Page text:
Denmark’s Nicolai Jorgensen scored 11 times in 30 matches for Feyenoord during 2017/18.

Rodriguez has been a rock for Peru, during more than 70 international appearances.

But there is a sense now that the granite 34-year-old’s power is gradually being chipped away by a long line of draining injuries. It is now up to the Los Incas centre-back to prove his strength endures, starting with a scrap versus Feyenoord marksman Jorgensen.

The tall 27-year-old was a January target for Newcastle United and offers a focal point for an exciting attack. Preventing his link play with the likes of Eriksen and Celta Vigo assist machine Pione Sisto is key to Peru hopes.

He will know that strong displays in Russia could see Feyenoord presented with a sizeable offer that, this time, they cannot refuse.

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Aleksandr Golovin emergence on World Cup stage headlines Russia 5-0 Saudi Arabia talking points

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Substitute Denis Cheryshev and rising CSKA Moscow star Aleksandr Golovin were the heroes for hosts Russia when World Cup 2018 got under way as they helped inflict a 5-0 thrashing on Saudi Arabia, helping erase plentiful pre-match apathy in the process.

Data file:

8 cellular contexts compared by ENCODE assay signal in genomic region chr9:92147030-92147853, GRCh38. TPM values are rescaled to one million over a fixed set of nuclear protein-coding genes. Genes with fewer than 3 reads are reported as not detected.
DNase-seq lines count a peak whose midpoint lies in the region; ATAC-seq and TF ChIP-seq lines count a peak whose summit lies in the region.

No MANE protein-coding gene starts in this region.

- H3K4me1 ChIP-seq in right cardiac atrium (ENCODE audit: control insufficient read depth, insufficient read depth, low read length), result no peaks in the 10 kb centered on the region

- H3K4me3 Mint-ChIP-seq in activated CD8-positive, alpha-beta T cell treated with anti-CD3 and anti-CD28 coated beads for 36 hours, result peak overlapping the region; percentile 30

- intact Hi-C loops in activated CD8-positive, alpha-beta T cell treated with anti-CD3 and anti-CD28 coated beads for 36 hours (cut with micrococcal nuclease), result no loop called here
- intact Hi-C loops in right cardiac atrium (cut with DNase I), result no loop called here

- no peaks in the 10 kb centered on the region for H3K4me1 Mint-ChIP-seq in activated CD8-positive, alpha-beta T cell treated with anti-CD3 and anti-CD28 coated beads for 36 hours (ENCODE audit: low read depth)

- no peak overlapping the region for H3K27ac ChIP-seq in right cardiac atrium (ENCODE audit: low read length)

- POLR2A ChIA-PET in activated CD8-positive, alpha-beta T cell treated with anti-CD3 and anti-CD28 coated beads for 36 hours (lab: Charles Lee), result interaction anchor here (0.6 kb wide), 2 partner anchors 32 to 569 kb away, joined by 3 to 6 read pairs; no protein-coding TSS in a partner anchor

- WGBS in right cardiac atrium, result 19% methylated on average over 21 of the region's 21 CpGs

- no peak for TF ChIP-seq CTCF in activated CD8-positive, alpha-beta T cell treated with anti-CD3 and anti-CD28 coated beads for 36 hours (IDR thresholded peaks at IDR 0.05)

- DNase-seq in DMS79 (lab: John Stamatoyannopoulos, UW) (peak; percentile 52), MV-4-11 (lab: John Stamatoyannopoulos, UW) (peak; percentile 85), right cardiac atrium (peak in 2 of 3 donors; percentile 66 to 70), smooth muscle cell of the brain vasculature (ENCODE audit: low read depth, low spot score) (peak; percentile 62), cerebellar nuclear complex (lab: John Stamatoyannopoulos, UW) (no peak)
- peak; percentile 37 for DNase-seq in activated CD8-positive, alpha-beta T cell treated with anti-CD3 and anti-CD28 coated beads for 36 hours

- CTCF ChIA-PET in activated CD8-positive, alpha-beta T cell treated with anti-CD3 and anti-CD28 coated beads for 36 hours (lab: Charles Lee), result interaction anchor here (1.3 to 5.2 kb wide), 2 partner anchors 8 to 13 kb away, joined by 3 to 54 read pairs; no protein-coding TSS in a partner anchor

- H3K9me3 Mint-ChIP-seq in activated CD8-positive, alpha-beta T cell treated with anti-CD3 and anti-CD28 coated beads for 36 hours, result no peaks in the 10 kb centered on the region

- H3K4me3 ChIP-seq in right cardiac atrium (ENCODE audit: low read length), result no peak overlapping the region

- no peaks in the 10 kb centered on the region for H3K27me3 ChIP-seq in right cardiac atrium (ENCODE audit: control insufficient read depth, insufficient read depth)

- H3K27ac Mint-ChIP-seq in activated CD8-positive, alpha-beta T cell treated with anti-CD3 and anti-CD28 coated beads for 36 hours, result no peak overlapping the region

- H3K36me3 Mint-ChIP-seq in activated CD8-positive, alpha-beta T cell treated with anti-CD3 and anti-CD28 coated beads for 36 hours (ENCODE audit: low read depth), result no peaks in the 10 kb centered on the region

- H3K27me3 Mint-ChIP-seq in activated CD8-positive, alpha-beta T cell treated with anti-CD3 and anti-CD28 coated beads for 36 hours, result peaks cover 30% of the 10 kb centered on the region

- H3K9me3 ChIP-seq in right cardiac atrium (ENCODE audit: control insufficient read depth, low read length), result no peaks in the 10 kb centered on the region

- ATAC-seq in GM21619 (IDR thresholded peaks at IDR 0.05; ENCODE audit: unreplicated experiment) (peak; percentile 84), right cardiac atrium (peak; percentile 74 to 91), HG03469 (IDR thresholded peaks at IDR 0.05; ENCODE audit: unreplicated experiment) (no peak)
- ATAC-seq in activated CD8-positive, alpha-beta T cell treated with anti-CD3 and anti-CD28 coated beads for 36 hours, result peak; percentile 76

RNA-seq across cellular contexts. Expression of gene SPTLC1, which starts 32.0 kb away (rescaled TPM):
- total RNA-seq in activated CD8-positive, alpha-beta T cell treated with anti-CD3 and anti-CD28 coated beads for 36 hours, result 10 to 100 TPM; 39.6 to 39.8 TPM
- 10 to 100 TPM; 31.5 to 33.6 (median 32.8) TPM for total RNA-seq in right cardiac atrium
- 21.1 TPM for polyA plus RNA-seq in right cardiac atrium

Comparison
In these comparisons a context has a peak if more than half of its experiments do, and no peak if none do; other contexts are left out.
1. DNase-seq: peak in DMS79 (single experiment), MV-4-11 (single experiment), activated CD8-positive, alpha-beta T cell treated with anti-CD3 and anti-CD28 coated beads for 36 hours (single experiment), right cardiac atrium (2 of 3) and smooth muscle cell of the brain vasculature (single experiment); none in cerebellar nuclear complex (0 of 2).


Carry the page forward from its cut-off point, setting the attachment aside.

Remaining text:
Stanislav Cherchesov’s men came in as the lowest-ranked nation in the tournament (70) and were widely expected to endure a sorry time in Group A. But in front of President Vladimir Putin at Moscow’s Luzhniki Stadium, they put away the pliant Saudis.

Krasnodar midfielder Yury Gazinsky headed in the first goal with the first attempt on target of the tournament on 12 minutes. Cheryshev then soon fired into the roof of the goal against ramshackle opponents after coming off the bench for the injured Alan Dzagoev.

A trio of goals followed in the second half. Giant replacement Artem Dzyuba headed in on 71 minutes, before Cheryshev’s stunning goal with the outside of his boot and Golovin’s perfect free-kick added to the rout in injury time.

ALEKSANDR THE GREAT

Russians have grown to welcome the World Cup.

Such feelings of warmth hadn’t transferred to a national side that had been seen as a national embarrassment waiting to happen.

All that changed within 90 minutes at Moscow’s Luzhniki Stadium in ‘El Gasico’.

Central to this transformation was the startling and effective display put in by Golovin.

Links to perennial Serie A champions Juventus had filled the build-up for the 22-year-old centre midfielder. A pair of assists and a characteristically exquisite free-kick at the death meant these shouldn’t just be hollow words.

Patience and precision was the key.